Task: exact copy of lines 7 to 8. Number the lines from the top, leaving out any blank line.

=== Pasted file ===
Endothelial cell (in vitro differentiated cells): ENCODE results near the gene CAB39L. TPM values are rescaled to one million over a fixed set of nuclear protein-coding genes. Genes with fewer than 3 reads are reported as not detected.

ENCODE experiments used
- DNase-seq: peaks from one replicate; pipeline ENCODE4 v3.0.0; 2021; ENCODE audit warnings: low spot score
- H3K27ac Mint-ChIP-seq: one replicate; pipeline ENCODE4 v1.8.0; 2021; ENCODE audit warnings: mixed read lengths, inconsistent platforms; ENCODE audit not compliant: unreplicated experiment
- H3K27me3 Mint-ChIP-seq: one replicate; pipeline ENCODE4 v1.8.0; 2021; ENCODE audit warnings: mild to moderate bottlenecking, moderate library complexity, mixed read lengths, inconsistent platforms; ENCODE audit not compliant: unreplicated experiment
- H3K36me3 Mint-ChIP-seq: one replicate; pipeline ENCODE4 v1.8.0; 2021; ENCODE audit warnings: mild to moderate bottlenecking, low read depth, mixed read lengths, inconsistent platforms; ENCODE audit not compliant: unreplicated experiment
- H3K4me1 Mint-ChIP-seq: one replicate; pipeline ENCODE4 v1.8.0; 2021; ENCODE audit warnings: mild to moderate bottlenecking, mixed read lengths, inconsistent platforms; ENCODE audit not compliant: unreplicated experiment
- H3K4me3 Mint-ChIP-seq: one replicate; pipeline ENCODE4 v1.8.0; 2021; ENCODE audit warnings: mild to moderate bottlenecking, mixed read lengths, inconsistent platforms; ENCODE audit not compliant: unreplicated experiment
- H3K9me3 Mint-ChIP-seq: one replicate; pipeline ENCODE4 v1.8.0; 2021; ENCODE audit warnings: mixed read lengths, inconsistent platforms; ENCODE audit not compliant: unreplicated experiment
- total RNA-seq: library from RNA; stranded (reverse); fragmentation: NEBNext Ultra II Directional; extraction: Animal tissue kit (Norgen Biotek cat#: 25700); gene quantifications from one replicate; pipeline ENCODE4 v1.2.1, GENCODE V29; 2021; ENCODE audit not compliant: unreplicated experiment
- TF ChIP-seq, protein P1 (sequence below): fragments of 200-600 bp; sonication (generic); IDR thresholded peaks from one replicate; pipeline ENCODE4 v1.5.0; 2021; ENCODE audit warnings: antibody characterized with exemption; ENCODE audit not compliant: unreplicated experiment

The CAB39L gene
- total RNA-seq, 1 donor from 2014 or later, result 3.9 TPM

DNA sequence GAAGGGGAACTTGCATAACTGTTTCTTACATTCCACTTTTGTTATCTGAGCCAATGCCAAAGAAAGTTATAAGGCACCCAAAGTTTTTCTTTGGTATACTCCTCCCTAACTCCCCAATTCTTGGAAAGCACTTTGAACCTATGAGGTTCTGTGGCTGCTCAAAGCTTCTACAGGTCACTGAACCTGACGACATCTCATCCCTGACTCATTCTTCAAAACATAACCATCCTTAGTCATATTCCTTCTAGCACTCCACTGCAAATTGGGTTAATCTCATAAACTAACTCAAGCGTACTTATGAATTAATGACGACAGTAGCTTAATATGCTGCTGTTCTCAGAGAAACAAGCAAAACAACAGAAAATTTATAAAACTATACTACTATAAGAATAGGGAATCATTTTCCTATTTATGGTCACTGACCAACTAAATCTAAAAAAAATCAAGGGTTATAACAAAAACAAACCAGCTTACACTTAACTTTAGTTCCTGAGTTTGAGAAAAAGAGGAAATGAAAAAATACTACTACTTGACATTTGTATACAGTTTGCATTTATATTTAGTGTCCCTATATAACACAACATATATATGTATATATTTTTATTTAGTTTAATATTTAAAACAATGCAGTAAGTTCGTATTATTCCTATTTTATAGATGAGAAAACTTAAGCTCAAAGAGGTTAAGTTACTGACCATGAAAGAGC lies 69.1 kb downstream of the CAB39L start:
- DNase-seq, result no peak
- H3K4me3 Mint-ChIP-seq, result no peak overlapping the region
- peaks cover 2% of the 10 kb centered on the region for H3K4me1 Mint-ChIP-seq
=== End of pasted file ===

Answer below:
- H3K4me1 Mint-ChIP-seq: one replicate; pipeline ENCODE4 v1.8.0; 2021; ENCODE audit warnings: mild to moderate bottlenecking, mixed read lengths, inconsistent platforms; ENCODE audit not compliant: unreplicated experiment
- H3K4me3 Mint-ChIP-seq: one replicate; pipeline ENCODE4 v1.8.0; 2021; ENCODE audit warnings: mild to moderate bottlenecking, mixed read lengths, inconsistent platforms; ENCODE audit not compliant: unreplicated experiment